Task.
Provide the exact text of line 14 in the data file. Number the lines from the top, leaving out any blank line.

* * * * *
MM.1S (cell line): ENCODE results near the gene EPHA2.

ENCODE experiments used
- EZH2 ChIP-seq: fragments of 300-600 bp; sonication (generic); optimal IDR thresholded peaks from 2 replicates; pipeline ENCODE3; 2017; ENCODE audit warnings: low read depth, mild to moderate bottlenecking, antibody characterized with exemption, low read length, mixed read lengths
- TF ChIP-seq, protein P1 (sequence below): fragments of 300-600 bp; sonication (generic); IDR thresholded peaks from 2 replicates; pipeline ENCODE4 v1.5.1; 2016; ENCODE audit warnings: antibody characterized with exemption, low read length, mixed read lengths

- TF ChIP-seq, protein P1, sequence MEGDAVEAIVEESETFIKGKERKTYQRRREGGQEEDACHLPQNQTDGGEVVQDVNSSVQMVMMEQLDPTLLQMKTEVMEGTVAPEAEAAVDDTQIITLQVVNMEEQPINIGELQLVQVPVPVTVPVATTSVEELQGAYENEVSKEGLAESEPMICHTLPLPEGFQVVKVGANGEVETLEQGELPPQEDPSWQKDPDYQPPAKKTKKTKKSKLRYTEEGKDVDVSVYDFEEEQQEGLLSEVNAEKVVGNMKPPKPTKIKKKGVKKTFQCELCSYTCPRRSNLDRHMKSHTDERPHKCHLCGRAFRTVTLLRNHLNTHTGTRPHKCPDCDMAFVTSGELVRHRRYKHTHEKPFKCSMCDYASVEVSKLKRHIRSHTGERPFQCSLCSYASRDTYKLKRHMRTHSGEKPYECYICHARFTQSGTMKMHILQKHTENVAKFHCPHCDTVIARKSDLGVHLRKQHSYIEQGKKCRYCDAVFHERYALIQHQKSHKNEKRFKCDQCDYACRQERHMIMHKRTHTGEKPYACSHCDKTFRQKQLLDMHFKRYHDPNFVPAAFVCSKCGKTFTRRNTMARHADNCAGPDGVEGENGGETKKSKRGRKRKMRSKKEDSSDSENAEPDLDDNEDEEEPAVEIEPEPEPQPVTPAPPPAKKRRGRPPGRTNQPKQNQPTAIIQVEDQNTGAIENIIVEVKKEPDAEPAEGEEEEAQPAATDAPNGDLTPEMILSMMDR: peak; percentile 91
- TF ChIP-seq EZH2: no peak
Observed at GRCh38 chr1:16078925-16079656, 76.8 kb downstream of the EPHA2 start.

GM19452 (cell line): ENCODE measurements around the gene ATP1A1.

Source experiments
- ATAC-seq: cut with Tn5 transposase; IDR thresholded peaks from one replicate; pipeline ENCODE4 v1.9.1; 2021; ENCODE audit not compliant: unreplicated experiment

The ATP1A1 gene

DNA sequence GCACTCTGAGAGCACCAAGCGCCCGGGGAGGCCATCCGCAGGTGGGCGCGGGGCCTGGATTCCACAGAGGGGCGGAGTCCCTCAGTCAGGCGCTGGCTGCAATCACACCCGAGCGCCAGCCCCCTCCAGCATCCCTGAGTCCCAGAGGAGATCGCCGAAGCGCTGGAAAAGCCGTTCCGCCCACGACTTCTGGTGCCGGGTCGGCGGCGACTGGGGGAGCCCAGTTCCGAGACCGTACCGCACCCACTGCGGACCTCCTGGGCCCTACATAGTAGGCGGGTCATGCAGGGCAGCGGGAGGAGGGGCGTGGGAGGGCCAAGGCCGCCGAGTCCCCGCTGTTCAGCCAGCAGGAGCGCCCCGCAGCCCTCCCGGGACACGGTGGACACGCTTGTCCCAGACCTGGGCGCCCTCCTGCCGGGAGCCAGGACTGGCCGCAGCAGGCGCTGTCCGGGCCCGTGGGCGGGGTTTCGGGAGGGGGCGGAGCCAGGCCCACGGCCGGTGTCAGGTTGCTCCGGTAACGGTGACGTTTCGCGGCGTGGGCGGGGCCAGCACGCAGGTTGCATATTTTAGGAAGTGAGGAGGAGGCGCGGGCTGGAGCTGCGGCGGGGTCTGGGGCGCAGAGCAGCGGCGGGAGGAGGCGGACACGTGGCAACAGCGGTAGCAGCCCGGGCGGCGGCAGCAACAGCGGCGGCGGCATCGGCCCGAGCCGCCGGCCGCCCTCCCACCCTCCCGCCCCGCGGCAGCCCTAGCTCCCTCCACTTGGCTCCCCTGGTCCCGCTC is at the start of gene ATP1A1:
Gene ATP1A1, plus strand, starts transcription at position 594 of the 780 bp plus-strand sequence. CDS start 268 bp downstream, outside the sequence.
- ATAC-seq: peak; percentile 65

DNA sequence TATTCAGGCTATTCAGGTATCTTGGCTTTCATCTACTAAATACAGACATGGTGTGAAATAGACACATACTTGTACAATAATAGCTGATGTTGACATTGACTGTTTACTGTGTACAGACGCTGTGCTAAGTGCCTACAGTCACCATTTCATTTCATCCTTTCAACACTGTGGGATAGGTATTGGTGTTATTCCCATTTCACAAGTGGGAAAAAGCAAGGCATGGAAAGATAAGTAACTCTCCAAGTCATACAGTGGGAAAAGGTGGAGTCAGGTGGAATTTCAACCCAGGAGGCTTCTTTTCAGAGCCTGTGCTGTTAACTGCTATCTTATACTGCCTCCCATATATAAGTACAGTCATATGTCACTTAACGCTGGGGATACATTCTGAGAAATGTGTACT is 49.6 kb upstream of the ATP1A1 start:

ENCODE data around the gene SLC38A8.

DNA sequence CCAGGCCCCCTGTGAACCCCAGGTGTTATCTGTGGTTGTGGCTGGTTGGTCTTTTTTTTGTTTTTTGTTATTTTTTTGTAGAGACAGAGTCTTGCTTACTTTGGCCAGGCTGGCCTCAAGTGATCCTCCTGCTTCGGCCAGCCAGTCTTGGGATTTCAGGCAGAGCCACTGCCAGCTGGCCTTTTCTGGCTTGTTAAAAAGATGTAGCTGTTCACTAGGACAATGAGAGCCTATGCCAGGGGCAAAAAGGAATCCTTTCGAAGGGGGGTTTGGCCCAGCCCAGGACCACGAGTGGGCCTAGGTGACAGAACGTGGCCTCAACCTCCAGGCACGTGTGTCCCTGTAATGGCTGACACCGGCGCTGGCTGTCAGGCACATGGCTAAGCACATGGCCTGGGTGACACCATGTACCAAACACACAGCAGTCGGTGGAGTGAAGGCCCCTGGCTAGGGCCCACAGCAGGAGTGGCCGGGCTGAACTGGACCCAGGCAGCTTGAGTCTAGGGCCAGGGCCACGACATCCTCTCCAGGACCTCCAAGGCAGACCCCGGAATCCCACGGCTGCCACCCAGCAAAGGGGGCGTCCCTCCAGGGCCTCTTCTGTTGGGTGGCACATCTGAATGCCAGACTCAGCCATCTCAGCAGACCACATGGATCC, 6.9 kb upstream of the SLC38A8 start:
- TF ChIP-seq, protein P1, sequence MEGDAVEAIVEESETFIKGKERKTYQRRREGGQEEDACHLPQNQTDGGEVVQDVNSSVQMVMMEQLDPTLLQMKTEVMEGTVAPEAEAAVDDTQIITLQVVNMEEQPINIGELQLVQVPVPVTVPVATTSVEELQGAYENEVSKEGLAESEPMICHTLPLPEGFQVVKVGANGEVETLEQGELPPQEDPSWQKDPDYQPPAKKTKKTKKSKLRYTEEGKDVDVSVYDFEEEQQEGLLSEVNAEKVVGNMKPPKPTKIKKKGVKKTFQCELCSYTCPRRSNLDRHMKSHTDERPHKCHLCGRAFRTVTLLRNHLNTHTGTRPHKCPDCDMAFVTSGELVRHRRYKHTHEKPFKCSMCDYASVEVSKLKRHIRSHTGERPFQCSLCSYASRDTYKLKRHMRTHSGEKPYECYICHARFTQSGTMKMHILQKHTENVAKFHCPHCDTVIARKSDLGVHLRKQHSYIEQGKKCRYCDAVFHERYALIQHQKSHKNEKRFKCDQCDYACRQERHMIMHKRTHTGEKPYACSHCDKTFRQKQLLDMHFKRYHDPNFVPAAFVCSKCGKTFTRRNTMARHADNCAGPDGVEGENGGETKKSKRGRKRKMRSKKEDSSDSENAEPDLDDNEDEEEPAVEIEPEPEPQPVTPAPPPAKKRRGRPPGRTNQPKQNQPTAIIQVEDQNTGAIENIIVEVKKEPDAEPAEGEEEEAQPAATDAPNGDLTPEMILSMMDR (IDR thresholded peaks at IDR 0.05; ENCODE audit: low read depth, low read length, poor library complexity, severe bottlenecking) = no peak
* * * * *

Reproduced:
- ATAC-seq: peak; percentile 65